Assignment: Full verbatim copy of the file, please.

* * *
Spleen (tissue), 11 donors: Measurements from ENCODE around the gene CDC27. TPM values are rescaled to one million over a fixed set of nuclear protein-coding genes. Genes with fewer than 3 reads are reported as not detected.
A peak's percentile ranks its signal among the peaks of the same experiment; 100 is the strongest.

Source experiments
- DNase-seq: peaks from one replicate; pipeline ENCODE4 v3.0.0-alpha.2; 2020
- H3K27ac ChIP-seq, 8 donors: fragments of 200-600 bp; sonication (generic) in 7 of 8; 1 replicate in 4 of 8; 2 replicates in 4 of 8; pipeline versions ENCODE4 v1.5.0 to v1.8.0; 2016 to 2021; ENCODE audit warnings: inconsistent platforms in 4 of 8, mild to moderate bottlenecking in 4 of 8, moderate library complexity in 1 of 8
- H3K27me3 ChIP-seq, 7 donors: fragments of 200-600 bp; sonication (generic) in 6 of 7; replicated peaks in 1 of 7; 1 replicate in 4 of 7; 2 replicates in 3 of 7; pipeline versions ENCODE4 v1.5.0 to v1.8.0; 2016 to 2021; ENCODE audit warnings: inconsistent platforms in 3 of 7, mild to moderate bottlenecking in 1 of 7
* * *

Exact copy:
Spleen (tissue), 11 donors: Measurements from ENCODE around the gene CDC27. TPM values are rescaled to one million over a fixed set of nuclear protein-coding genes. Genes with fewer than 3 reads are reported as not detected.
A peak's percentile ranks its signal among the peaks of the same experiment; 100 is the strongest.

Source experiments
- DNase-seq: peaks from one replicate; pipeline ENCODE4 v3.0.0-alpha.2; 2020
- H3K27ac ChIP-seq, 8 donors: fragments of 200-600 bp; sonication (generic) in 7 of 8; 1 replicate in 4 of 8; 2 replicates in 4 of 8; pipeline versions ENCODE4 v1.5.0 to v1.8.0; 2016 to 2021; ENCODE audit warnings: inconsistent platforms in 4 of 8, mild to moderate bottlenecking in 4 of 8, moderate library complexity in 1 of 8
- H3K27me3 ChIP-seq, 7 donors: fragments of 200-600 bp; sonication (generic) in 6 of 7; replicated peaks in 1 of 7; 1 replicate in 4 of 7; 2 replicates in 3 of 7; pipeline versions ENCODE4 v1.5.0 to v1.8.0; 2016 to 2021; ENCODE audit warnings: inconsistent platforms in 3 of 7, mild to moderate bottlenecking in 1 of 7